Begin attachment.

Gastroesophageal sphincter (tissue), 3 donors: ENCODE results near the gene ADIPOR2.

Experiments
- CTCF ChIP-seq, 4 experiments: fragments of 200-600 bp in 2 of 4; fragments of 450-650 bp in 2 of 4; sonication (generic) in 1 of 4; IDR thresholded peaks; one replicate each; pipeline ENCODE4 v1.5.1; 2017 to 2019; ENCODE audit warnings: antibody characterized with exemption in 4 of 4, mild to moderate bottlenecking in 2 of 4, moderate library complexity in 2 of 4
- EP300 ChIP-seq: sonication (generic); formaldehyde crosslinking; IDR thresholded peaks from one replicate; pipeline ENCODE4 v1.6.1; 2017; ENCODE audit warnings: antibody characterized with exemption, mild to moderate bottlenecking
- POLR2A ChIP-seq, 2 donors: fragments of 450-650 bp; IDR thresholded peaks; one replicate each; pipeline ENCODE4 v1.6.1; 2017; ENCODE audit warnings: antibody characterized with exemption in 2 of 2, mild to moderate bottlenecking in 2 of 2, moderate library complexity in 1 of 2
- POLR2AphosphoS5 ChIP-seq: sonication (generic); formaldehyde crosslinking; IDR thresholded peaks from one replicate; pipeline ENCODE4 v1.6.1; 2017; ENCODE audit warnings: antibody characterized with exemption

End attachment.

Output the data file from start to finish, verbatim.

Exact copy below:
Gastroesophageal sphincter (tissue), 3 donors: ENCODE results near the gene ADIPOR2.

Experiments
- CTCF ChIP-seq, 4 experiments: fragments of 200-600 bp in 2 of 4; fragments of 450-650 bp in 2 of 4; sonication (generic) in 1 of 4; IDR thresholded peaks; one replicate each; pipeline ENCODE4 v1.5.1; 2017 to 2019; ENCODE audit warnings: antibody characterized with exemption in 4 of 4, mild to moderate bottlenecking in 2 of 4, moderate library complexity in 2 of 4
- EP300 ChIP-seq: sonication (generic); formaldehyde crosslinking; IDR thresholded peaks from one replicate; pipeline ENCODE4 v1.6.1; 2017; ENCODE audit warnings: antibody characterized with exemption, mild to moderate bottlenecking
- POLR2A ChIP-seq, 2 donors: fragments of 450-650 bp; IDR thresholded peaks; one replicate each; pipeline ENCODE4 v1.6.1; 2017; ENCODE audit warnings: antibody characterized with exemption in 2 of 2, mild to moderate bottlenecking in 2 of 2, moderate library complexity in 1 of 2
- POLR2AphosphoS5 ChIP-seq: sonication (generic); formaldehyde crosslinking; IDR thresholded peaks from one replicate; pipeline ENCODE4 v1.6.1; 2017; ENCODE audit warnings: antibody characterized with exemption